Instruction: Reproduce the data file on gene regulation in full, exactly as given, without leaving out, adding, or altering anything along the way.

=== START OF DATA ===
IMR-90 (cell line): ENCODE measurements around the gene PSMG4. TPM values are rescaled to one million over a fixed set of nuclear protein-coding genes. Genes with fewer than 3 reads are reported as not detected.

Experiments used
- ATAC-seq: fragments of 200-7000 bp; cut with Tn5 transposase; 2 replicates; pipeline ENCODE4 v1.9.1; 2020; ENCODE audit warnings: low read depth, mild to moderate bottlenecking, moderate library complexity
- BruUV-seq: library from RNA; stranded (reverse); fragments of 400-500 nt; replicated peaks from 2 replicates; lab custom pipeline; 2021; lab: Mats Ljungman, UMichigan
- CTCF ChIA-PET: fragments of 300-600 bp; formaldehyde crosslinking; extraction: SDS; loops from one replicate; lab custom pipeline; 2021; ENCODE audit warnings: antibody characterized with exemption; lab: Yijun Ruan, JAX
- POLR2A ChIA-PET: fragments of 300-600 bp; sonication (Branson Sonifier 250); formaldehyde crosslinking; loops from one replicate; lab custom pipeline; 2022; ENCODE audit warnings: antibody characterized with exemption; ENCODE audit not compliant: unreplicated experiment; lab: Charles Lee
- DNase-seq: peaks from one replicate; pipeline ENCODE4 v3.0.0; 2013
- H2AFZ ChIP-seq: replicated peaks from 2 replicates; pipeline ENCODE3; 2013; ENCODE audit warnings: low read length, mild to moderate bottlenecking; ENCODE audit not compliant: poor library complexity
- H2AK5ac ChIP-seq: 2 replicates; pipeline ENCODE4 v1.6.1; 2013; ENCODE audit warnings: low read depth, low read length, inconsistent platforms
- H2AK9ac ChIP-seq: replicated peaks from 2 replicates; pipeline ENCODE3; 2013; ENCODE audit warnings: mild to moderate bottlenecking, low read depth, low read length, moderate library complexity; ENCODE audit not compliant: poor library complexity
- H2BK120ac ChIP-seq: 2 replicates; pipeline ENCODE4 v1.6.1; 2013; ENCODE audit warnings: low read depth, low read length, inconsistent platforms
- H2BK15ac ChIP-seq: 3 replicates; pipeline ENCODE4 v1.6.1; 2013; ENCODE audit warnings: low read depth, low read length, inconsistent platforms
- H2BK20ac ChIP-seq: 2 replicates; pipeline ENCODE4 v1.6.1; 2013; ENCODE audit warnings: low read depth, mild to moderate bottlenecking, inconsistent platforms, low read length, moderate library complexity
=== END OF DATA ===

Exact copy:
IMR-90 (cell line): ENCODE measurements around the gene PSMG4. TPM values are rescaled to one million over a fixed set of nuclear protein-coding genes. Genes with fewer than 3 reads are reported as not detected.

Experiments used
- ATAC-seq: fragments of 200-7000 bp; cut with Tn5 transposase; 2 replicates; pipeline ENCODE4 v1.9.1; 2020; ENCODE audit warnings: low read depth, mild to moderate bottlenecking, moderate library complexity
- BruUV-seq: library from RNA; stranded (reverse); fragments of 400-500 nt; replicated peaks from 2 replicates; lab custom pipeline; 2021; lab: Mats Ljungman, UMichigan
- CTCF ChIA-PET: fragments of 300-600 bp; formaldehyde crosslinking; extraction: SDS; loops from one replicate; lab custom pipeline; 2021; ENCODE audit warnings: antibody characterized with exemption; lab: Yijun Ruan, JAX
- POLR2A ChIA-PET: fragments of 300-600 bp; sonication (Branson Sonifier 250); formaldehyde crosslinking; loops from one replicate; lab custom pipeline; 2022; ENCODE audit warnings: antibody characterized with exemption; ENCODE audit not compliant: unreplicated experiment; lab: Charles Lee
- DNase-seq: peaks from one replicate; pipeline ENCODE4 v3.0.0; 2013
- H2AFZ ChIP-seq: replicated peaks from 2 replicates; pipeline ENCODE3; 2013; ENCODE audit warnings: low read length, mild to moderate bottlenecking; ENCODE audit not compliant: poor library complexity
- H2AK5ac ChIP-seq: 2 replicates; pipeline ENCODE4 v1.6.1; 2013; ENCODE audit warnings: low read depth, low read length, inconsistent platforms
- H2AK9ac ChIP-seq: replicated peaks from 2 replicates; pipeline ENCODE3; 2013; ENCODE audit warnings: mild to moderate bottlenecking, low read depth, low read length, moderate library complexity; ENCODE audit not compliant: poor library complexity
- H2BK120ac ChIP-seq: 2 replicates; pipeline ENCODE4 v1.6.1; 2013; ENCODE audit warnings: low read depth, low read length, inconsistent platforms
- H2BK15ac ChIP-seq: 3 replicates; pipeline ENCODE4 v1.6.1; 2013; ENCODE audit warnings: low read depth, low read length, inconsistent platforms
- H2BK20ac ChIP-seq: 2 replicates; pipeline ENCODE4 v1.6.1; 2013; ENCODE audit warnings: low read depth, mild to moderate bottlenecking, inconsistent platforms, low read length, moderate library complexity